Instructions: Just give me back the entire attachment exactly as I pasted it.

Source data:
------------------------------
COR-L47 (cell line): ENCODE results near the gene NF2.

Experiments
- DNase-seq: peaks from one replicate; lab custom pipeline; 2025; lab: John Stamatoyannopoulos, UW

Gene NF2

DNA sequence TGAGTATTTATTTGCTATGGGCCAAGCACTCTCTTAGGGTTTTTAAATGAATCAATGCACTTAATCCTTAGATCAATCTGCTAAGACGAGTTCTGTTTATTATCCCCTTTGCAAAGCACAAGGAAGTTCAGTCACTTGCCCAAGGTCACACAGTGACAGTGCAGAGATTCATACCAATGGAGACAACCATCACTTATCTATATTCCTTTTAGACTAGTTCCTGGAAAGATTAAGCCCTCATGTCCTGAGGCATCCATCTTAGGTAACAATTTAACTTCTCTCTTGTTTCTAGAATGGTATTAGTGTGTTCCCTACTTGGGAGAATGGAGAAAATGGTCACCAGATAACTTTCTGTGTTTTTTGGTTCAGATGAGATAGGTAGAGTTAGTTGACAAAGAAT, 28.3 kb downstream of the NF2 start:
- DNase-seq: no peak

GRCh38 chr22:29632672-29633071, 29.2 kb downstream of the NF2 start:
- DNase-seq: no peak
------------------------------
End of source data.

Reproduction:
COR-L47 (cell line): ENCODE results near the gene NF2.

Experiments
- DNase-seq: peaks from one replicate; lab custom pipeline; 2025; lab: John Stamatoyannopoulos, UW

Gene NF2

DNA sequence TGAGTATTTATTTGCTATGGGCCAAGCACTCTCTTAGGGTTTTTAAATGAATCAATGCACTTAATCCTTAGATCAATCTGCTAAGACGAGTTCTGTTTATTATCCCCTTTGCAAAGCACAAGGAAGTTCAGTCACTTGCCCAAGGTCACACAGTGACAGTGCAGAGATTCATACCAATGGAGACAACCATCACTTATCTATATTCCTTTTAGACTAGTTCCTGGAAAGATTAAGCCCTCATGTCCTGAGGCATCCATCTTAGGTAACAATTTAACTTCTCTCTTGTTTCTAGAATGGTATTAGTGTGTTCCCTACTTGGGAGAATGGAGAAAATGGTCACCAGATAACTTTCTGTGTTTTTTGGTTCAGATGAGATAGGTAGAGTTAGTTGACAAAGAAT, 28.3 kb downstream of the NF2 start:
- DNase-seq: no peak

GRCh38 chr22:29632672-29633071, 29.2 kb downstream of the NF2 start:
- DNase-seq: no peak